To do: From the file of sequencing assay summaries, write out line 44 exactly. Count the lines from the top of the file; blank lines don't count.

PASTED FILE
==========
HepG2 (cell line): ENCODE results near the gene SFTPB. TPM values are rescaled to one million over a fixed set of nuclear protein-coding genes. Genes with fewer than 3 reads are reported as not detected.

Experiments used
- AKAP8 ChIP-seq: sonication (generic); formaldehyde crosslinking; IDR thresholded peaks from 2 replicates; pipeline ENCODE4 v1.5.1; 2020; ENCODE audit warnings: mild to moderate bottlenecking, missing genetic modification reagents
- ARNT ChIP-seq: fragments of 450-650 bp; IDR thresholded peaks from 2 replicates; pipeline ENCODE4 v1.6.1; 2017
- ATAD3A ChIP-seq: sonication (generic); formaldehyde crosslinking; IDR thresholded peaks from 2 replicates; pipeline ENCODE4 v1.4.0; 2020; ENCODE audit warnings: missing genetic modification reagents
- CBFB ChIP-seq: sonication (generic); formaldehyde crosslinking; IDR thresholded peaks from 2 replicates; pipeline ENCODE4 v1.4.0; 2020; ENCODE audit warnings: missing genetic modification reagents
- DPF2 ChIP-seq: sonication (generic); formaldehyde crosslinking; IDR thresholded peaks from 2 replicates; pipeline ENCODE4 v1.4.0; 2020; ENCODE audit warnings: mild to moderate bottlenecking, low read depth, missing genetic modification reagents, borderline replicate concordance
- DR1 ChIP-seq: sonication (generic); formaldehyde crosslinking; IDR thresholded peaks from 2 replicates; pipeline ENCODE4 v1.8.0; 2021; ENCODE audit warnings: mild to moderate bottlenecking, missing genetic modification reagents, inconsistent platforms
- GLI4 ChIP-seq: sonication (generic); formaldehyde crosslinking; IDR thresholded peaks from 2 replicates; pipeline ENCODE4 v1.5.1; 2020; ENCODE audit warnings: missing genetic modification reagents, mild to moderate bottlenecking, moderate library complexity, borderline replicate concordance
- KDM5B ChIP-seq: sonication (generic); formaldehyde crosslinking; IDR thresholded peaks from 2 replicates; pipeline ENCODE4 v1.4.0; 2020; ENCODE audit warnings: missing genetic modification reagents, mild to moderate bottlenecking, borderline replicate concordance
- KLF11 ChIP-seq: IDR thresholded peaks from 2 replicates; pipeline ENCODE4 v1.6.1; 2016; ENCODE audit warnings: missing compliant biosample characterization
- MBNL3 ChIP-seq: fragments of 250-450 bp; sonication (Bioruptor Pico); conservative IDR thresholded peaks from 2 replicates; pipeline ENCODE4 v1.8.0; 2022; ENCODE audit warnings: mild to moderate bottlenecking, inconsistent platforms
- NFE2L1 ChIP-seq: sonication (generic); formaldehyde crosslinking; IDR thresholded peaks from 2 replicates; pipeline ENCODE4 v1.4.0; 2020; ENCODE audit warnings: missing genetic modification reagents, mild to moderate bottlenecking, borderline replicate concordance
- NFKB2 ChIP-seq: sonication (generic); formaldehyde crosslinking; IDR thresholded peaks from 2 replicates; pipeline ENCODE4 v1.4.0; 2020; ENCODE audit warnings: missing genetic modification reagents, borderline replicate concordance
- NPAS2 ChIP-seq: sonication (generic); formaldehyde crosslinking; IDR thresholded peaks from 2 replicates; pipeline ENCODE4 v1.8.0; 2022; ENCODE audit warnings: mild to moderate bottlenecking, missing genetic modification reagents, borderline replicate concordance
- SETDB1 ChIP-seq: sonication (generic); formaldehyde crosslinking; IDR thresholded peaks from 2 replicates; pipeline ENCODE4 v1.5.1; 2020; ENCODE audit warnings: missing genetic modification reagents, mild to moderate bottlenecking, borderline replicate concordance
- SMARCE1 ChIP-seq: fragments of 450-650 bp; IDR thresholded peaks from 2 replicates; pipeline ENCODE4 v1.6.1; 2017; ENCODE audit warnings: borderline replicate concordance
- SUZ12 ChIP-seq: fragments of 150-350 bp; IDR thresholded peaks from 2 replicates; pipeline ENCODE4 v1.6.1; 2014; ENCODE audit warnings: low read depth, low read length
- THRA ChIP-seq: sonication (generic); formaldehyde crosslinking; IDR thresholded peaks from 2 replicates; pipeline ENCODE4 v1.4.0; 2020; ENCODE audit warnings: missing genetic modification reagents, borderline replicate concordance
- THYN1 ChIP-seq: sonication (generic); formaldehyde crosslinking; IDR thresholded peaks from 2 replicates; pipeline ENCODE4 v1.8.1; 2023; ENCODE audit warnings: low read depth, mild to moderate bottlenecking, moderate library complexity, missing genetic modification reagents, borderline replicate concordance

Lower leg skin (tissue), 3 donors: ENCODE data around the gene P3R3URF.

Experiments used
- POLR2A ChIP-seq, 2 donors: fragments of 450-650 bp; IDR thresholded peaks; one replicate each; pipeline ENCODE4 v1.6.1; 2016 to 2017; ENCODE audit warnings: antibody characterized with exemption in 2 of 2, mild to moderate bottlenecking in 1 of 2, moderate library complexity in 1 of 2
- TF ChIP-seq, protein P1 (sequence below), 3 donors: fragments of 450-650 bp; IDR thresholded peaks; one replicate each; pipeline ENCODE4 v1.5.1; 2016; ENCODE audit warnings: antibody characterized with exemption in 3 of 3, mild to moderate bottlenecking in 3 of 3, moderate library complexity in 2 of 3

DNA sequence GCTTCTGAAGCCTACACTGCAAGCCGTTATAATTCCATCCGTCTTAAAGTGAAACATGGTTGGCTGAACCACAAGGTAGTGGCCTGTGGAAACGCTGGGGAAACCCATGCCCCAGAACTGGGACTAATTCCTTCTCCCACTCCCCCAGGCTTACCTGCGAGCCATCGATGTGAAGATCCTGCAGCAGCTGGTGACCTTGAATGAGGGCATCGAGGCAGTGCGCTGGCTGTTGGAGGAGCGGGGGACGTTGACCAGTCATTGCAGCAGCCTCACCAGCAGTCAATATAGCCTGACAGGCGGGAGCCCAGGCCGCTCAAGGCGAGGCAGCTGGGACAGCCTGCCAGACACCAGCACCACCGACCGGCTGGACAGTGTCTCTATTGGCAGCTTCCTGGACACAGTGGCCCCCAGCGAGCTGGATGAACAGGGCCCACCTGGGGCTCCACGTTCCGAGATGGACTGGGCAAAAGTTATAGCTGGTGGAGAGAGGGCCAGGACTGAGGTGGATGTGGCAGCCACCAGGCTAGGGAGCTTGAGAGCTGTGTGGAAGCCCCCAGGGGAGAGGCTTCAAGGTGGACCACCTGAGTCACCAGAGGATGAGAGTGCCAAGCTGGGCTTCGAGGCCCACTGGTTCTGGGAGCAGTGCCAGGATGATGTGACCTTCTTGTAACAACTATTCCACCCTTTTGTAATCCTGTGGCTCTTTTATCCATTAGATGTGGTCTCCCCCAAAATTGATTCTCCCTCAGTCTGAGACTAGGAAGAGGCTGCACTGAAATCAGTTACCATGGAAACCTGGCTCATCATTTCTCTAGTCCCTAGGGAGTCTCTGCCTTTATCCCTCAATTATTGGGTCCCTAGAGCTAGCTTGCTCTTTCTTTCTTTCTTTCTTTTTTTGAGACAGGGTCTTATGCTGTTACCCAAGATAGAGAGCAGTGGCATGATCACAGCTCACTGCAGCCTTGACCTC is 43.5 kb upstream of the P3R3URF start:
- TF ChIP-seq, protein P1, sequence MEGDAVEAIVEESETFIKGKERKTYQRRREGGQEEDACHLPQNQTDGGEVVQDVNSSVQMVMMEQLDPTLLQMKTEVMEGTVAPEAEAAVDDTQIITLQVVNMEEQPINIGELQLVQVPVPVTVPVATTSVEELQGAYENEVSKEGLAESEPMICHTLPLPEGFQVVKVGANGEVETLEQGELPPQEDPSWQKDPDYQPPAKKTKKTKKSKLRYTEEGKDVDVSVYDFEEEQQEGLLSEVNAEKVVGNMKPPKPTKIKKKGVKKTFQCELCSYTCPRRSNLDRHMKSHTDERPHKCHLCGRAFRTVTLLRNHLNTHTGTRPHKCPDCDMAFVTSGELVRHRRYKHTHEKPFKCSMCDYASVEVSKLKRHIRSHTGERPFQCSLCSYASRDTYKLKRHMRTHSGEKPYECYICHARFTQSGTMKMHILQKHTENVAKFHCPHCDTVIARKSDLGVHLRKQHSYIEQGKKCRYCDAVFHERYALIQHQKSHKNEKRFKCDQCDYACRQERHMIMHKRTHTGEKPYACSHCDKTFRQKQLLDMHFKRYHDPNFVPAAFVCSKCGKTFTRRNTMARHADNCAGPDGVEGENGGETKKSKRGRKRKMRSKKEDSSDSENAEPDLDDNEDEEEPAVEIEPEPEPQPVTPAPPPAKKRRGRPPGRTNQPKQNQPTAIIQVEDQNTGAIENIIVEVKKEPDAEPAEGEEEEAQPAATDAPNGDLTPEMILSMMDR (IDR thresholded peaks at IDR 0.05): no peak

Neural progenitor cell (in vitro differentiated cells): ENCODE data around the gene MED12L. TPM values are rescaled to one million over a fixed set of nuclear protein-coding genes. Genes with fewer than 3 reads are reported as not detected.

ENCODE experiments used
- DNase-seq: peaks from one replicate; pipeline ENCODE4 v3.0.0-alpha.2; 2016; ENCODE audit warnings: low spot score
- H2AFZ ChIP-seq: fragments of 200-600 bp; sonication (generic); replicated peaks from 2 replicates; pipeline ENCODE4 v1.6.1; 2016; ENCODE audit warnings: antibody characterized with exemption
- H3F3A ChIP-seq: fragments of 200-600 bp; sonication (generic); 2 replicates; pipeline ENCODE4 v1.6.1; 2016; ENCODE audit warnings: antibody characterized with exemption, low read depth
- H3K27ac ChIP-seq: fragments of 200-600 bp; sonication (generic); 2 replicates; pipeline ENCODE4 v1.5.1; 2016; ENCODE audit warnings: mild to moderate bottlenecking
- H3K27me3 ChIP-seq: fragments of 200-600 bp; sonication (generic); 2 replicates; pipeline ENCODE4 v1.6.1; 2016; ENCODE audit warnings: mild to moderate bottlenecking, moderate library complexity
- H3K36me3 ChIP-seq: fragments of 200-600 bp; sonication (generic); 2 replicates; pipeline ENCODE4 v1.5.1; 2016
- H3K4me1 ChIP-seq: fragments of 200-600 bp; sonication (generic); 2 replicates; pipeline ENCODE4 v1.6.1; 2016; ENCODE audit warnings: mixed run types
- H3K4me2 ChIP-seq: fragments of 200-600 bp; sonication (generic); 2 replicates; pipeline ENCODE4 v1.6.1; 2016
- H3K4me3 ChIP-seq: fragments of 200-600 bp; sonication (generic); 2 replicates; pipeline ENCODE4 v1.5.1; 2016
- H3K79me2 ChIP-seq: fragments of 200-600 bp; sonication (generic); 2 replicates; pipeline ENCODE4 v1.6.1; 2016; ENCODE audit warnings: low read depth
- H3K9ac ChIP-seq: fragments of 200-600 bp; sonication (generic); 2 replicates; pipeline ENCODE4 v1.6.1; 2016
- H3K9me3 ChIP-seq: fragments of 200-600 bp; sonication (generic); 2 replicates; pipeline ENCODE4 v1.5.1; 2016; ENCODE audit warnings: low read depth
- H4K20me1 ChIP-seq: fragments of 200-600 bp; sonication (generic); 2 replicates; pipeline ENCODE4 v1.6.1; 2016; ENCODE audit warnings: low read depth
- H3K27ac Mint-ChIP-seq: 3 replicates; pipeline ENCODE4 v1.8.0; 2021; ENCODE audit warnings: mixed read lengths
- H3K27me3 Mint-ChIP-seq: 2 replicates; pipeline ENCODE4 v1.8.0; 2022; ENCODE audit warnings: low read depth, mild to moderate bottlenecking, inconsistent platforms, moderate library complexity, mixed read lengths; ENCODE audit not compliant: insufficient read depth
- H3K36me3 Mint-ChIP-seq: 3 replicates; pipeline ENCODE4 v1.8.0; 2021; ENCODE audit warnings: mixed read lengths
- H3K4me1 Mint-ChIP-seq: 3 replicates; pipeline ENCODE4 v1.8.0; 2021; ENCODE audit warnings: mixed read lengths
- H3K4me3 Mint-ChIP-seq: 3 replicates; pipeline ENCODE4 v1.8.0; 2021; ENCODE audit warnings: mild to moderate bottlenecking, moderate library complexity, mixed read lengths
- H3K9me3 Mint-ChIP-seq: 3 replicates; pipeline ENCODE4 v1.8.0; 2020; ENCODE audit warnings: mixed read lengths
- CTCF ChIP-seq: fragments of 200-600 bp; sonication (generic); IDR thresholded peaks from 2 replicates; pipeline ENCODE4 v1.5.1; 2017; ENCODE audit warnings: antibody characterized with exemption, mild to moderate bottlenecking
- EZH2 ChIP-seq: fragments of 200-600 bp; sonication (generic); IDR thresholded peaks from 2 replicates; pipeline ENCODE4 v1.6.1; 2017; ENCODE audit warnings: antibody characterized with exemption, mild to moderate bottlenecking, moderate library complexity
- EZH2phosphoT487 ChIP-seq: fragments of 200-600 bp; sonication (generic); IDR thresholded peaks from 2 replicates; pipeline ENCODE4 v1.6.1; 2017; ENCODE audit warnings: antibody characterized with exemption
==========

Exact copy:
- H3K36me3 Mint-ChIP-seq: 3 replicates; pipeline ENCODE4 v1.8.0; 2021; ENCODE audit warnings: mixed read lengths